Impossible Foods cuts prices for food-service distributors, moving closer to parity with meat

The Impossible Burger made by Impossible Foods

Source: Impossible Foods

Impossible Foods is cutting its wholesale prices, drawing it closer to achieving price parity with the meat its products mimic.

On average, U.S. foodservice distributors will pay about 15% less for Impossible’s burger and sausage alternatives in the second price drop in a year. International distributors in Canada, Singapore, Hong Kong and Macau can also expect to see slashed prices on Impossible products.

Makers of meat substitutes like Impossible are striving to undercut the price of animal products as part of their broader strategy to convince consumers to choose their products instead. As of Jan. 1, the average price of beef patties was $5.32 per pound, according to the U.S. Department of Agriculture’s national retail report. With the latest round of price cuts, the lowest possible wholesale price for the Impossible Burger is $6.80 per pound, company spokesperson Rachel Konrad said.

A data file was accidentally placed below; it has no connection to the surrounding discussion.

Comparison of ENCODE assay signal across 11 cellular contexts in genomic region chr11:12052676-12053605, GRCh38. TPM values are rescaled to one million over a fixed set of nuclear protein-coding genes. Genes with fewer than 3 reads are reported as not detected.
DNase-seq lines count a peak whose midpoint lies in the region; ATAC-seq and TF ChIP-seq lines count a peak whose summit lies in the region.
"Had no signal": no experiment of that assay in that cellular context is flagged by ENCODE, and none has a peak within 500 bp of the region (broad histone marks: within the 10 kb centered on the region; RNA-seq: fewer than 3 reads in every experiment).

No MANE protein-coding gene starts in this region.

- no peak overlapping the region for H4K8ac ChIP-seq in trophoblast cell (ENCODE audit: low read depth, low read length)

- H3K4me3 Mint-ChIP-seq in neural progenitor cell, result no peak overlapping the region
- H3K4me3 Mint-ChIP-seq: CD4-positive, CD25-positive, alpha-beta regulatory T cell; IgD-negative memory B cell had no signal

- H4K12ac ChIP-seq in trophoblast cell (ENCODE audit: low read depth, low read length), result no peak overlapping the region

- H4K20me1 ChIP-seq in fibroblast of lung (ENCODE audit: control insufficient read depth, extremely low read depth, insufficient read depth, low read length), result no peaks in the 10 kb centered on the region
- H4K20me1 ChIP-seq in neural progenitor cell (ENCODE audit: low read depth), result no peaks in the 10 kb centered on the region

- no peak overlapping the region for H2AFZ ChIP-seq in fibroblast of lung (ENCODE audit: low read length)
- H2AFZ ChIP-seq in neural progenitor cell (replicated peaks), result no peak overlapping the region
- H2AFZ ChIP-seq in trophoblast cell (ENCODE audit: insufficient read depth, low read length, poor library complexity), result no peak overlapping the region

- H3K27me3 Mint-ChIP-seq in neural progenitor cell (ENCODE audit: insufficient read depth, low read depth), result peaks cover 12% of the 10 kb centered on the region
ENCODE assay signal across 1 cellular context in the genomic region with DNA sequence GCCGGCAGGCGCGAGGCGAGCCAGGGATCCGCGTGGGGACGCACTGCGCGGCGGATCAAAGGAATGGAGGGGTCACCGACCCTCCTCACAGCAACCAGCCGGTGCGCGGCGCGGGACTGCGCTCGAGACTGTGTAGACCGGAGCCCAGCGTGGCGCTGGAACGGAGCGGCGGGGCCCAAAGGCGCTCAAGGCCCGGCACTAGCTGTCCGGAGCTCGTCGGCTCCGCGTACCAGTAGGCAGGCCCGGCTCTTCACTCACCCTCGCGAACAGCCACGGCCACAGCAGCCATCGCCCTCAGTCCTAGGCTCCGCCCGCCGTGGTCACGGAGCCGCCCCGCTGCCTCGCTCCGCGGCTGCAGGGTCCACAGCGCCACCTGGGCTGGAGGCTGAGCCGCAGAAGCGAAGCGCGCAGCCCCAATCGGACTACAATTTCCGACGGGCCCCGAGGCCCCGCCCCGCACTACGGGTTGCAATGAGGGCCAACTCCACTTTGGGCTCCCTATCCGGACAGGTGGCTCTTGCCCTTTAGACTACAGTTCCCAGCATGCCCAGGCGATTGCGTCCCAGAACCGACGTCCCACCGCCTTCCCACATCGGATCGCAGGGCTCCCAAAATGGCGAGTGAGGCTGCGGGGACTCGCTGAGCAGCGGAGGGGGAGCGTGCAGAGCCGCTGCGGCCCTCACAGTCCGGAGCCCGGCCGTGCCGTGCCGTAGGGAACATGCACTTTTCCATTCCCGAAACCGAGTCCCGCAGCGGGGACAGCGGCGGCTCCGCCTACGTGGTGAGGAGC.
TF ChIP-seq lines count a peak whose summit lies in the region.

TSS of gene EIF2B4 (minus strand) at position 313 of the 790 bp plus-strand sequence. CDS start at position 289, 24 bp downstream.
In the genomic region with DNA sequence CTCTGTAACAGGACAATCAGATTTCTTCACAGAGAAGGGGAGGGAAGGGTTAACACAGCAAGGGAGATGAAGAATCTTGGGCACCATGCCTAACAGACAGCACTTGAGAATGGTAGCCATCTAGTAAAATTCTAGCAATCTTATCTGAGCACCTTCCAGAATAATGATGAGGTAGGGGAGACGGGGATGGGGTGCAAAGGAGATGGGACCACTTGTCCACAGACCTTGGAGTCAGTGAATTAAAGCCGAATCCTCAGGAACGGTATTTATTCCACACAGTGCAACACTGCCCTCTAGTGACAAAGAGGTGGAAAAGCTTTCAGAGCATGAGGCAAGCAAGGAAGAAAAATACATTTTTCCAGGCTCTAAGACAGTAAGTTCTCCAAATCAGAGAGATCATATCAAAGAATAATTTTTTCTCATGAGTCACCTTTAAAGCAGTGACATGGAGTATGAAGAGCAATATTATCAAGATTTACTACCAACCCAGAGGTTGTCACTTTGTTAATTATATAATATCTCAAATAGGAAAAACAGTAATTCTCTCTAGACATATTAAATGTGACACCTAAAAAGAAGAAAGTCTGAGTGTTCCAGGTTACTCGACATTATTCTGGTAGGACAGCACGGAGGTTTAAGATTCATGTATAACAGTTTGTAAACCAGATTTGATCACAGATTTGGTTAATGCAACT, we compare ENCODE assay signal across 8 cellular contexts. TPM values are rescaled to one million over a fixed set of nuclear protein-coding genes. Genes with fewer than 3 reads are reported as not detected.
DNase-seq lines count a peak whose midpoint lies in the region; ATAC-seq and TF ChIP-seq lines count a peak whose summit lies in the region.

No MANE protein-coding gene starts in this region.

The privately held company said that it’s hitting month-over-month production records, helping it achieve greater economies of scale. Since 2019, production has increased by six times at plants owned by Impossible and those of its manufacturing partners.

Impossible asked that distributors pass along the savings to restaurant operators, who have largely been struggling to stay afloat since the onset of the coronavirus pandemic.

Rival Beyond Meat has also been working toward cutting its prices as more competition enters the market. This summer, it sold frozen value packs of its meatless burger patties. Shares of Beyond, which has a market value of $7.93 billion, have risen 67% in the last year.

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